A Smartphone, Photography and Staying with the Curve
12 Dec 2008
For Father's Day this year, after a lot of hinting, my wife and son gave me a Blackberry Curve. Took me a couple of weeks to find and get into the habit of using the features that were useful to me but once that was done I came up with a plan. My plan was to use my new smartphone as a tool in my photography.
My plan in part is to start and keep a photographer's journal, complete with notes and sketches from the locations that I visit. My Blackberry is the second part of this plan, used for completing the data gathered for the journal, mainly GPS locations. This will help me if I return to a location to reshoot in different light or time of day; all in a notebook that I can keep in my camera bag.
The Curve has a long list of features which makes it an outstanding Smartphone but there are a select few that prove useful to the photographer. Weather is by far one of the most important things that I need to know about when considering any outside photography. For that I installed an application called, "Pocket Express" which gives me current forecast as well as 7 days of weather that I can plan my shoots around. Another application that I use and have installed for photography is, "Where". This is a manager of applications in sorts that you can add other sub-applications too. I use it for checking Flickpics, photos by other shutterbugs that may have done a shoot in the area I am shooting and "GeoWikipedia" for names of buildings and parks surrounding me. Another important tool that I use for metadata or Exif data is the built in GPS technology. This goes into my notes in my journal as well as post-process in Photoshop. I can tag the photo with this info as well as other notes. Voice Note I use to keep notes when I am caring to much gear, mostly when it is raining. The calculator is another built in tool that is very useful, which I use to calculate exposures in difficult lighting. Not to just brush over the camera phone that I use for finding the right composition, plotting depth of field, selecting the right lens to use and how I should use a ND Filter in a scene.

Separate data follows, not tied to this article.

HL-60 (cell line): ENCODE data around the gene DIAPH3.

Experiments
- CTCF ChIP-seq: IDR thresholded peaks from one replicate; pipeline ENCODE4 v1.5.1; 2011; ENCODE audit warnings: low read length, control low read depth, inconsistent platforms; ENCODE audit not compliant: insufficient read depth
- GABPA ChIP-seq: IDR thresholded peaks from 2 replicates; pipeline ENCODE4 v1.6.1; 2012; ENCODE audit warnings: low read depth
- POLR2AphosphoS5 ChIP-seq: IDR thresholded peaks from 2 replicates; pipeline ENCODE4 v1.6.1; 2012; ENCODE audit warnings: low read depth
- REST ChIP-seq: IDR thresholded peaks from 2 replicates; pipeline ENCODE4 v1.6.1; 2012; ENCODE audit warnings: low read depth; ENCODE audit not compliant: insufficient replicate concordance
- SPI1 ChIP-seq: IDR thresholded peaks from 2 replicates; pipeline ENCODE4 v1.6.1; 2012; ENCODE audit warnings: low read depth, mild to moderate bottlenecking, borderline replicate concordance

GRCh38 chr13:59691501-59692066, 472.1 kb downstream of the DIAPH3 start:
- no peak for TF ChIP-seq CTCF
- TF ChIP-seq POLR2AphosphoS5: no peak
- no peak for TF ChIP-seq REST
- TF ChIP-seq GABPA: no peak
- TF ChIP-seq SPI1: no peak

These are only a few of the features that I have found and use that have not only saved me time and weight but money as well. I shoot with an older Nikon DSLR which is not compatible with the new Wi-Fi wireless transmitter and standard antenna units needed to tag my images with GPS Exif data. If it were, I would have to shell out over $500 bucks for the two units on top of the $1200 for the camera body. The Blackberry I got for $100 bucks with a $100 buck rebate on an upgrade. Free is always in the budget.
My Blackberry Curve is a low budget way of keeping up with the high tech speeds of Photography. Oh, did I forget to mention that I can upload directly to Flickr with GPS tagging as well as check my Facebook or MySpace in addition to sending texts or making calls while I am out in the field? In closing, it is hands down one of the most valuable tools in my camera arsenal and I wonder what new features the Blackberry Storm will bring to the photographer.